Charcoal toothpaste: The Science so far?

Health & Fitness Charcoal toothpaste: The Science so far?

Charcoal is one of the biggest trends in the world of wellness and cosmetics. It’s become a trendy ingredient in commercial face masks and scrubs, and some people also swear by it for whitening their teeth.

Activated charcoal — the type used in beauty products and toothpaste — is a fine-grain powder made from wood, coconut shells, and other natural substances that are oxidized under extreme heat.

There are many charcoal toothpaste products available in the market today. It’s highly absorbent, and it’s used medically to absorb and remove toxins. But does it work for teeth whitening?

According to research done by a professor of dentistry at King’s College London, “charcoal toothpaste may be found to help remove external (extrinsic) staining on teeth without negative abrasive effects.” She adds that toothpaste containing charcoal may be most effective when used to delay the recurrence of surface staining on intact teeth after professional cleaning and polishing.

In a 2017 article with Linda Greenwall, a Private practitioner, in London, titled” Charcoal toothpaste: what we know so far” published in the Pharmaceutical Journal, the authors explained that Charcoal toothpaste is a recent innovation in the oral healthcare product market, and some pharmacies have started stocking them. The marketing campaigns for these toothpastes are fashionable, trendy, and different from those for other toothpastes. This marketing has enjoyed considerable success, encouraging the introduction of related products, including ‘charcoal toothbrushes’, which have charcoal incorporated into the bristles.

To date, there have been no scientific studies published proving the effectiveness of charcoal toothpaste in tooth whitening, oral hygiene, and any claimed preventative and halitosis-controlling effects.

Historically, charcoal, possibly together with chimney soot, was one of several materials used to clean teeth. Unlike materials such as salt, charcoal was not found to abrade teeth and had the added advantage, given its absorbent qualities, of helping to control halitosis. Charcoal is used in many countries in Africa to clean teeth because regular toothpaste is unavailable in rural communities.

Charcoal, especially when activated (i.e. combined with certain agents at high temperatures) has a high absorptive capacity. In the 1990s, the World Health Organization (WHO) listed activated charcoal for the treatment of poisoning and overdoses. Activated charcoal has been promoted for many different purposes, including ‘internal cleaning’, weight loss, reducing flatulence, and lowering cholesterol levels.

Charcoal toothpastes cannot be assumed to be regular toothpastes to which activated charcoal has been added. In formulating charcoal toothpaste, other agents may be added to enhance the tooth-whitening effect. Agents that help to remove dental plaque from teeth and increase the resistance of the tooth surface to carious (acid) attack, notably fluoride, may not be included because they will be absorbed by the charcoal, possibly reducing its whitening effect. Before purchasing a charcoal toothpaste, patients should consider its contents.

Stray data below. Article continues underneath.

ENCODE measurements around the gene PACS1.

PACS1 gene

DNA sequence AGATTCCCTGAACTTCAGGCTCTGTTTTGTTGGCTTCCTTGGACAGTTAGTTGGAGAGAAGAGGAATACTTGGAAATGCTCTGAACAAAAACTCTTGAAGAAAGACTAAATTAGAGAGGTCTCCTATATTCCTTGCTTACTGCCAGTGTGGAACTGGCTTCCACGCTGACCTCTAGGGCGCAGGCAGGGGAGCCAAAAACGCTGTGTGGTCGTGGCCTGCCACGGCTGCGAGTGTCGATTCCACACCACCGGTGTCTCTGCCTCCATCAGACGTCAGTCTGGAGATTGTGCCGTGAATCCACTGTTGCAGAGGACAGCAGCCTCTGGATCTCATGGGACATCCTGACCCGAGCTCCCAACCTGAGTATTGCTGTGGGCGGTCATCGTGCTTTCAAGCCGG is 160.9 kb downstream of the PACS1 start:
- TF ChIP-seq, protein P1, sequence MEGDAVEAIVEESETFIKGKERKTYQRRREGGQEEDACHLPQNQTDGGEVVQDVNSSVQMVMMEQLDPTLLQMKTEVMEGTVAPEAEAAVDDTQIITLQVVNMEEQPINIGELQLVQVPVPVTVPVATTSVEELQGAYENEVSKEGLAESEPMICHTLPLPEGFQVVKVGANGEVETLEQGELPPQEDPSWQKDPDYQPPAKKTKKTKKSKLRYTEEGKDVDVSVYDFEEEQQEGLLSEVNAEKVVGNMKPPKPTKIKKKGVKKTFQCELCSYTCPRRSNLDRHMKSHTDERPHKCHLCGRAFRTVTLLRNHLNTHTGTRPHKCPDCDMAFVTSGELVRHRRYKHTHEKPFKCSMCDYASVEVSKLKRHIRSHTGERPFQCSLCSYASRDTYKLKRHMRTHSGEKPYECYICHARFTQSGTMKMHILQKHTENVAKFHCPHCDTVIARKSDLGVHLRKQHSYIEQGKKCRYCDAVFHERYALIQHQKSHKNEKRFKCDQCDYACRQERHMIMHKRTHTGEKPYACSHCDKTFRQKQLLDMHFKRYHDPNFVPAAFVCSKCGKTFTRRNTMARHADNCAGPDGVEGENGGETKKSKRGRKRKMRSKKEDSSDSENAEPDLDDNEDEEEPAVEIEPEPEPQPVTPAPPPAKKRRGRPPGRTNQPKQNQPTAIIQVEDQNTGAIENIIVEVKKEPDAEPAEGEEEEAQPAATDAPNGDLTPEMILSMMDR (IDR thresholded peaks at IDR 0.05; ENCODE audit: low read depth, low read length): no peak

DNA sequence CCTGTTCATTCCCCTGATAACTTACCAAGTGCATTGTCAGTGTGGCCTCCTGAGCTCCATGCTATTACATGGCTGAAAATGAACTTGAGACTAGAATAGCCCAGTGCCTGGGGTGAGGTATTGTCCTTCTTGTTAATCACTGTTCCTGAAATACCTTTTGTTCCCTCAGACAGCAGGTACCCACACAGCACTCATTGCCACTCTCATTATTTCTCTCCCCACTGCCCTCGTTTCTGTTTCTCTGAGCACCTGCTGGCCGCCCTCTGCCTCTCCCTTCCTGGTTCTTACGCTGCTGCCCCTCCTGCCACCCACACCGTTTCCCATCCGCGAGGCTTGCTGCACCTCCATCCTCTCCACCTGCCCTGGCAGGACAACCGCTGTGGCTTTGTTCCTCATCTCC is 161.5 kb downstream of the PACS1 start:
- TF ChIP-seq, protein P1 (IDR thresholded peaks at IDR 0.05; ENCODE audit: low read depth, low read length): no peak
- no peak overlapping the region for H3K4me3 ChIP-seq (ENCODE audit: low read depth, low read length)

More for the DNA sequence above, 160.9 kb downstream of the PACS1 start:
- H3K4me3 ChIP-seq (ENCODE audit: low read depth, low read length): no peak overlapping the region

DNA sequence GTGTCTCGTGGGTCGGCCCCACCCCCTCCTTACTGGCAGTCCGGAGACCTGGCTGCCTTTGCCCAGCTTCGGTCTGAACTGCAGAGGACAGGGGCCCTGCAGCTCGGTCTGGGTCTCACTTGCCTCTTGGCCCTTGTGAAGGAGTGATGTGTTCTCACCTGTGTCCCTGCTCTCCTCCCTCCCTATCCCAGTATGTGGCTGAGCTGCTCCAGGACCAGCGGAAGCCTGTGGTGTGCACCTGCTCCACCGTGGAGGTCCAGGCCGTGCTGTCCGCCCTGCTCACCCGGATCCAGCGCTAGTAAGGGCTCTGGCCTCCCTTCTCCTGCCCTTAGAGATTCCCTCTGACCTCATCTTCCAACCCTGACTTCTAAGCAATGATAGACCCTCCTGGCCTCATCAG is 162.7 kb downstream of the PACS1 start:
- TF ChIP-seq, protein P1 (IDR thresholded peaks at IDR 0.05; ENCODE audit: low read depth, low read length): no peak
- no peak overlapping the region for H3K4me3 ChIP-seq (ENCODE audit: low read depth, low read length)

The effect of activated charcoal in toothpaste is a combination of relatively mild abrasion and absorption of tooth surface (extrinsic) stain. There is no evidence that the use of charcoal toothpaste affects the intrinsic (internal) staining of teeth or intrinsic whitening of the teeth. The effect of charcoal in toothpaste on materials forming fillings, crowns, and veneers is unknown. Charcoal-containing toothpaste may be found to be most effective when used to delay the recurrence of surface staining on teeth following professional cleaning (scaling) and polishing.

Particles of charcoal included in charcoal toothpaste may accumulate in crevices and other defects in teeth, including cracks in the teeth of older individuals. In addition, particles of charcoal may build up in gaps between dental restorations and teeth, resulting in a grey or black line around restoration margins with less than ideal-adaptation. Such negative effects on dental attractiveness may necessitate the costly replacement of the affected fillings, veneers, or crowns.

The charcoal included in charcoal toothpaste has not been found to have negative abrasive effects. There have been some suggestions that charcoal particles left in the mouth after brushing may have certain antimicrobial effects. However, the evidence for this is weak. Charcoal-containing toothpaste is black in colour and brushing off the colour tends to prolong brushing, or the use of excessive brushing force, which may lead to the abrasion of teeth.

In conclusion, they provided their views on charcoal toothpastes and reproduced herein:

  • Charcoal toothpaste may be found to help remove external (extrinsic) staining on teeth without negative abrasive effects, but the extent and rate of stain removal have not been reported.
  • Individuals interested in purchasing charcoal toothpaste should be encouraged to carefully consider the contents, or lack of certain important components, possibly fluoride, in the formulation of the paste.
  • The use of charcoal toothpaste may result in negative aesthetic effects, possibly necessitating the replacement of restorations with less-than-ideal adaptation, which acquire grey or black marginal charcoal staining.
  • Charcoal toothpaste may be found to be most effective when used to delay the recurrence of surface staining on intact teeth following professional cleaning and polishing.

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Started: 02-07-2024 | Ends: 31-10-2024